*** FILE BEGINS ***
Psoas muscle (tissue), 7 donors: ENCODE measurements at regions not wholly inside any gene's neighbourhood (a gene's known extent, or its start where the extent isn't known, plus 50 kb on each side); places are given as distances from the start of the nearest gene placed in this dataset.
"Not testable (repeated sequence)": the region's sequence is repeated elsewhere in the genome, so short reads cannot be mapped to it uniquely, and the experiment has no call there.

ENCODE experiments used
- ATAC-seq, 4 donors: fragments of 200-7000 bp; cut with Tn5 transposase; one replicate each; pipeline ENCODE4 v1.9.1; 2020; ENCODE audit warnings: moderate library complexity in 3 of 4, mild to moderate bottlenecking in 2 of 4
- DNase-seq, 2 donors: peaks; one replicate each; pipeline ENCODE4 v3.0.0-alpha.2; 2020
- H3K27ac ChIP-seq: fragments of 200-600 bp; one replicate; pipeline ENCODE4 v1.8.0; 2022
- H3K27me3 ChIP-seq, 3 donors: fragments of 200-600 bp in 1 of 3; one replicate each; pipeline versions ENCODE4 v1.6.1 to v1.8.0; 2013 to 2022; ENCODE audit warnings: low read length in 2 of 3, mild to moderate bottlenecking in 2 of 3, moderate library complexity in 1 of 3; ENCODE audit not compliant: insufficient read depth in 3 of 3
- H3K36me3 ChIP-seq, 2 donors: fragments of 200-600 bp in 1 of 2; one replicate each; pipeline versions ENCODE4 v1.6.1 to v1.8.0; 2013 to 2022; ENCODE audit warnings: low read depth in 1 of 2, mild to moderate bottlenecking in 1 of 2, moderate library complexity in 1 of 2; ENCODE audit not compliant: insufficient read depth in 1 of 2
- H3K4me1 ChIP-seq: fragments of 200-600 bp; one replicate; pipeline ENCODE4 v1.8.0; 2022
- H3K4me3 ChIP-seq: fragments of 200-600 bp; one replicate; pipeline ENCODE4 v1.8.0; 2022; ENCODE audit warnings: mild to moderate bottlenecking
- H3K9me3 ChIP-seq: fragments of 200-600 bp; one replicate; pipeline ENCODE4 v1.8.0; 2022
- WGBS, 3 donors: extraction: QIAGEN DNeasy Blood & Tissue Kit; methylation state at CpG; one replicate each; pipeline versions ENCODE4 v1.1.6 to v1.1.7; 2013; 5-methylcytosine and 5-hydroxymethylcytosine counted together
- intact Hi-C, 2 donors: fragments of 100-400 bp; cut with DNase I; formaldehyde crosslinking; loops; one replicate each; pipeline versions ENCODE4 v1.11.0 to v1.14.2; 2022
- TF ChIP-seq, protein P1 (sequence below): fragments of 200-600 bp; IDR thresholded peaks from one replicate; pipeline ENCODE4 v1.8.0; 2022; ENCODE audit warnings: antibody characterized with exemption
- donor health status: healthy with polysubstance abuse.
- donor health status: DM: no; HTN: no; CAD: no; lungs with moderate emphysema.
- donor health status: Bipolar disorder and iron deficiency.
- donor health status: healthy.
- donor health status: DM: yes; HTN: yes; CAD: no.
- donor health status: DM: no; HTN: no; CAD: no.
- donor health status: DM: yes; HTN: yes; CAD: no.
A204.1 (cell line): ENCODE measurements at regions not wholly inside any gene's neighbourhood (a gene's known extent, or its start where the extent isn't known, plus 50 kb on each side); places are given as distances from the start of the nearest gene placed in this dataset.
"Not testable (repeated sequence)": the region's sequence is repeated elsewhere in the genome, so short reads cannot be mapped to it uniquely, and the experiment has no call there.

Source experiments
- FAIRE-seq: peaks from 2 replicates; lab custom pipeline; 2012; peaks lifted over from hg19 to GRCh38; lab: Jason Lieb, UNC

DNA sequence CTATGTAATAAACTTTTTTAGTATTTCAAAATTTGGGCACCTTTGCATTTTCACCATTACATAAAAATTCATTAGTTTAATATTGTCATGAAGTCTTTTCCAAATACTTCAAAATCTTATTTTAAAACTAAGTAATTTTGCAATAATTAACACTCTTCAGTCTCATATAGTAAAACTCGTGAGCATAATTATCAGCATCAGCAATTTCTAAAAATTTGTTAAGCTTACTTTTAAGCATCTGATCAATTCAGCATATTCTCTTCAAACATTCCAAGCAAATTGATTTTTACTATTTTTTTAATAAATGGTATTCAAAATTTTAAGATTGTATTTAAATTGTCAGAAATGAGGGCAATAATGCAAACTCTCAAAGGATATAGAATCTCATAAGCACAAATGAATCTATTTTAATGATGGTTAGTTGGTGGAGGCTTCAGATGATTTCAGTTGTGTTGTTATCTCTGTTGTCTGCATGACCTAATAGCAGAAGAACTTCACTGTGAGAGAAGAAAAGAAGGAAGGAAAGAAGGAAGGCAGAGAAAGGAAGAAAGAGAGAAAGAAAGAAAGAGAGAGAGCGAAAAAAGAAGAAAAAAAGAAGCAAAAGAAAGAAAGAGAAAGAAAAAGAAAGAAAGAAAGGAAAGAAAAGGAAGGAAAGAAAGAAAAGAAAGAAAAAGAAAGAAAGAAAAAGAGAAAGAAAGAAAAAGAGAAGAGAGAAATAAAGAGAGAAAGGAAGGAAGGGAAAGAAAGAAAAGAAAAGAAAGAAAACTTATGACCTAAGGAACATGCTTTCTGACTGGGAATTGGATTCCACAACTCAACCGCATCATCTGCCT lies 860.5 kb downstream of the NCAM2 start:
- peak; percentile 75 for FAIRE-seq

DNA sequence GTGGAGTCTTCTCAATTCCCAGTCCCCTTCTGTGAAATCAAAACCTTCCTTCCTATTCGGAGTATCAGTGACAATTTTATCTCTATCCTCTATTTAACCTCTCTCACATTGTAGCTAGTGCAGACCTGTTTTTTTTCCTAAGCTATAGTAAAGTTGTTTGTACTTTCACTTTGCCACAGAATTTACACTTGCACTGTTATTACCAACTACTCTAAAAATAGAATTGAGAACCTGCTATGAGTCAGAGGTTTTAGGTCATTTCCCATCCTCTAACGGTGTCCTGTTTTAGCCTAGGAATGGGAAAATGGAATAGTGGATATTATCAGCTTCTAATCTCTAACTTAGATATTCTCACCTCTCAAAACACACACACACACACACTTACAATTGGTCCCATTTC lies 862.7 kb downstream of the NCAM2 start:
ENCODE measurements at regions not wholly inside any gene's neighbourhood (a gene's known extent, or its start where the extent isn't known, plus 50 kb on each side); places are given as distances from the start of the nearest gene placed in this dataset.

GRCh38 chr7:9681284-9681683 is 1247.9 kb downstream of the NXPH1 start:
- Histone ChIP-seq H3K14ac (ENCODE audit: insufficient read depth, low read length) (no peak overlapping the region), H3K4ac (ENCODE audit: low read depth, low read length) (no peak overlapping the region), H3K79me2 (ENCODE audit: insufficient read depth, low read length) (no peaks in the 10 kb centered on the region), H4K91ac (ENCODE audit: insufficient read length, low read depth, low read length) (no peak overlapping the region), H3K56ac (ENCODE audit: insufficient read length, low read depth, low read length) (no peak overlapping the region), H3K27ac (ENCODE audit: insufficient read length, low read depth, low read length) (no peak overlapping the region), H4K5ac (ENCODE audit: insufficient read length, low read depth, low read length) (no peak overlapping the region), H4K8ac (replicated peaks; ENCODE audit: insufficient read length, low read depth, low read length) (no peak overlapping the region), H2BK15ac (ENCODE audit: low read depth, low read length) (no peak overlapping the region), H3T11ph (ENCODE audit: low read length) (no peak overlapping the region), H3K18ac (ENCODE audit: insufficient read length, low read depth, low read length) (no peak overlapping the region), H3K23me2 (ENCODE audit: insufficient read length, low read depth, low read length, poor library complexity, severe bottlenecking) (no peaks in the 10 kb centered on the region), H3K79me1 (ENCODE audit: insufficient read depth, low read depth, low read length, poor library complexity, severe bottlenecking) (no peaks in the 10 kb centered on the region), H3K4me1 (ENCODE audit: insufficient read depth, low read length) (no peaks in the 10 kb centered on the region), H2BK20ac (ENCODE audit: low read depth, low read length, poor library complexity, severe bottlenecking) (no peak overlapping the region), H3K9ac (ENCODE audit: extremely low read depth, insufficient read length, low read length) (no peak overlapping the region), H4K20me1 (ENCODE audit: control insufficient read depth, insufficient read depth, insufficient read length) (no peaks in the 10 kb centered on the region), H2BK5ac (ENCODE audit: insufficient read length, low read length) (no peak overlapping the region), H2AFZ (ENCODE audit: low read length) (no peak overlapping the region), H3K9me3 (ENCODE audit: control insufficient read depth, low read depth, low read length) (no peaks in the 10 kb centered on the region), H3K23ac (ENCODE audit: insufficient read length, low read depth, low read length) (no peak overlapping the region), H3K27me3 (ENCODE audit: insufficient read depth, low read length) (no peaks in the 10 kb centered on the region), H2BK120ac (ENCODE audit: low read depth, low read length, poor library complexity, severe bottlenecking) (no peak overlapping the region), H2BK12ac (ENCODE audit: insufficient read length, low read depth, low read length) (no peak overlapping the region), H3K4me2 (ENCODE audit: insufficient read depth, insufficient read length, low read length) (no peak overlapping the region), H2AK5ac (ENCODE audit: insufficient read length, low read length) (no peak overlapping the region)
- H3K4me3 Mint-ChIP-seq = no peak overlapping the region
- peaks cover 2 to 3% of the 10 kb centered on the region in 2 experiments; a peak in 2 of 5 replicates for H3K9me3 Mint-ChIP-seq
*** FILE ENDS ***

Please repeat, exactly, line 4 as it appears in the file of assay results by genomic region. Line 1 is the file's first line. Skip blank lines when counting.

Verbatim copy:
- ATAC-seq, 4 donors: fragments of 200-7000 bp; cut with Tn5 transposase; one replicate each; pipeline ENCODE4 v1.9.1; 2020; ENCODE audit warnings: moderate library complexity in 3 of 4, mild to moderate bottlenecking in 2 of 4